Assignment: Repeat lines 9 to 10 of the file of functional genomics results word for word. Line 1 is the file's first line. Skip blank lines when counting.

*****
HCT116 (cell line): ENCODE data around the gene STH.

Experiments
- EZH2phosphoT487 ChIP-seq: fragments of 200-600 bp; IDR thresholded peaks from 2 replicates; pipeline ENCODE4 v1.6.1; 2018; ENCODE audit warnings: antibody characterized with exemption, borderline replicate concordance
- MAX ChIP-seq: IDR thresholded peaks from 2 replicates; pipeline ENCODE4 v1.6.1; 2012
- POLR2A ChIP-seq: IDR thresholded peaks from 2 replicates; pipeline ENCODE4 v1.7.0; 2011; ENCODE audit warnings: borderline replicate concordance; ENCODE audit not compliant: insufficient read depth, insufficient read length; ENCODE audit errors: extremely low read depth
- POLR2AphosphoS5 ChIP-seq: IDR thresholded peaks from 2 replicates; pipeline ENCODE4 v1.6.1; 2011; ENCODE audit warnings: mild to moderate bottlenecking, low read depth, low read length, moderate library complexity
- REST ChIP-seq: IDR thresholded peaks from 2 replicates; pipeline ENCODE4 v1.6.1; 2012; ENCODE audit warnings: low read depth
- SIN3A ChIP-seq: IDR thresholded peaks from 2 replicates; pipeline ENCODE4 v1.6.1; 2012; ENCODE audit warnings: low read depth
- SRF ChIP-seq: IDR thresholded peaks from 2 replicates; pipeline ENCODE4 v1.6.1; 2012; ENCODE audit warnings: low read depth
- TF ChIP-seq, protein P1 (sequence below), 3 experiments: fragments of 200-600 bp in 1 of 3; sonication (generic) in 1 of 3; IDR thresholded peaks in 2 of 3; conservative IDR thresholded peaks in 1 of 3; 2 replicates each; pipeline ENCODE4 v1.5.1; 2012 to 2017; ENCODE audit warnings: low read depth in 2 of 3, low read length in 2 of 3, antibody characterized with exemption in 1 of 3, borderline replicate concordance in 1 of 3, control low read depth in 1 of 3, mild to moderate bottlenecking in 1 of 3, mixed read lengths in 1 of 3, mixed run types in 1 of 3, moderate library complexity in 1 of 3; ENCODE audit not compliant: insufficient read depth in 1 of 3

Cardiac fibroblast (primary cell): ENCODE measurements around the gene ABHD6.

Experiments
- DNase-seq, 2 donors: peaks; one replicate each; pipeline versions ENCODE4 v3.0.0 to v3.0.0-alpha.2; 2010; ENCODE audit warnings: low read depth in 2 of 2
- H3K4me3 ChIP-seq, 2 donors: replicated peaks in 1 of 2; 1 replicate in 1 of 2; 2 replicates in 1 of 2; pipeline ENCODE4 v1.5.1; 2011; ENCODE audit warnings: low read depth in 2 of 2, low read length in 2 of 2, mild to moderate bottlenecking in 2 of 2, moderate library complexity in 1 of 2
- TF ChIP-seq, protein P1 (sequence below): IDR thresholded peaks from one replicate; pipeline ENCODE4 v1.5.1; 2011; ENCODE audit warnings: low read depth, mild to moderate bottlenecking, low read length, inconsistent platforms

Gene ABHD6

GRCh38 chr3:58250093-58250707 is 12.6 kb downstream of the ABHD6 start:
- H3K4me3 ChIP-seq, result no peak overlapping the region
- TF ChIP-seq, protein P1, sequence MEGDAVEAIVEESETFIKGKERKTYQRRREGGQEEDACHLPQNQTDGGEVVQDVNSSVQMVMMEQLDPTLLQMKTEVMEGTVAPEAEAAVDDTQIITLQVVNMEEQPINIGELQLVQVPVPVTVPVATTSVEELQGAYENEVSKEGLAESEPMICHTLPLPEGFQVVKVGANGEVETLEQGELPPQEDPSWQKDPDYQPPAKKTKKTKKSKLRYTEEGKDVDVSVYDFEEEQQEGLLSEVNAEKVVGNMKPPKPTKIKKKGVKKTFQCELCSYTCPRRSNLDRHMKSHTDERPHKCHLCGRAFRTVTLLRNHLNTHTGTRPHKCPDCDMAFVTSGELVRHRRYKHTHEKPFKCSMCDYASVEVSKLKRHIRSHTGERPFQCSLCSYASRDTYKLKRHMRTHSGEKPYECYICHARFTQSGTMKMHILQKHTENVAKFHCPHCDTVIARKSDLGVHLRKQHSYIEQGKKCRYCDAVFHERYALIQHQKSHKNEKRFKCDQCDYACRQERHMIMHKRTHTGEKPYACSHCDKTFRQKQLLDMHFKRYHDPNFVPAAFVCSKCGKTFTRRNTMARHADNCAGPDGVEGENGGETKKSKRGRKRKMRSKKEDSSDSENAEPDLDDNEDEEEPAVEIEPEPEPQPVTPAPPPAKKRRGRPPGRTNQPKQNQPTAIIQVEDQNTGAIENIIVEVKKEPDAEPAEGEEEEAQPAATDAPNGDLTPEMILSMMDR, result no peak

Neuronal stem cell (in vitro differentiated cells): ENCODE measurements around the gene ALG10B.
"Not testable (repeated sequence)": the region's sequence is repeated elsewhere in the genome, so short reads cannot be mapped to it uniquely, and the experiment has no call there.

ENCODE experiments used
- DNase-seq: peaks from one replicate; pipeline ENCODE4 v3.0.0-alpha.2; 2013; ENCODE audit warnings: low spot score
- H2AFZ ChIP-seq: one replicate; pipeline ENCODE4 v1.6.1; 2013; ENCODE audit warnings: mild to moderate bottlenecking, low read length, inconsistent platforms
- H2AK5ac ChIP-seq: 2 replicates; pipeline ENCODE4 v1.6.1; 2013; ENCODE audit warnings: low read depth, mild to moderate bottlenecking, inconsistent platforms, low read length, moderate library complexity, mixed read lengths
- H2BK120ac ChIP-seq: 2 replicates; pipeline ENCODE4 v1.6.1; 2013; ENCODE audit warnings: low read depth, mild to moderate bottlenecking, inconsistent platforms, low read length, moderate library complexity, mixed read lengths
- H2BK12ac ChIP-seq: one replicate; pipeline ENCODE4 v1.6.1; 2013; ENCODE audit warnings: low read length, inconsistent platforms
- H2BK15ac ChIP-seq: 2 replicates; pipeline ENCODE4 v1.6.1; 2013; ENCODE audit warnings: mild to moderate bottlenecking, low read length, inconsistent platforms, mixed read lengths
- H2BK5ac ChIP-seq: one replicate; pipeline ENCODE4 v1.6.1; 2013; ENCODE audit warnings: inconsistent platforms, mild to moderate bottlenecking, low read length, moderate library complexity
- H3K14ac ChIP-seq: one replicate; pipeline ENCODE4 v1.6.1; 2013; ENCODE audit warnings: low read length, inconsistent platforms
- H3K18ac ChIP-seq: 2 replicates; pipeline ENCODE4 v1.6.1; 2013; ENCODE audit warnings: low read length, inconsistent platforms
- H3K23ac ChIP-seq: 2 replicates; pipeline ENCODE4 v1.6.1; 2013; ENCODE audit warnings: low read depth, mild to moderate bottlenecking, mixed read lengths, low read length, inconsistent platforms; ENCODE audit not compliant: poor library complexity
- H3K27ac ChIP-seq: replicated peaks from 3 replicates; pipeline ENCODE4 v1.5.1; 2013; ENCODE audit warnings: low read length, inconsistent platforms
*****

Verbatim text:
- SRF ChIP-seq: IDR thresholded peaks from 2 replicates; pipeline ENCODE4 v1.6.1; 2012; ENCODE audit warnings: low read depth
- TF ChIP-seq, protein P1 (sequence below), 3 experiments: fragments of 200-600 bp in 1 of 3; sonication (generic) in 1 of 3; IDR thresholded peaks in 2 of 3; conservative IDR thresholded peaks in 1 of 3; 2 replicates each; pipeline ENCODE4 v1.5.1; 2012 to 2017; ENCODE audit warnings: low read depth in 2 of 3, low read length in 2 of 3, antibody characterized with exemption in 1 of 3, borderline replicate concordance in 1 of 3, control low read depth in 1 of 3, mild to moderate bottlenecking in 1 of 3, mixed read lengths in 1 of 3, mixed run types in 1 of 3, moderate library complexity in 1 of 3; ENCODE audit not compliant: insufficient read depth in 1 of 3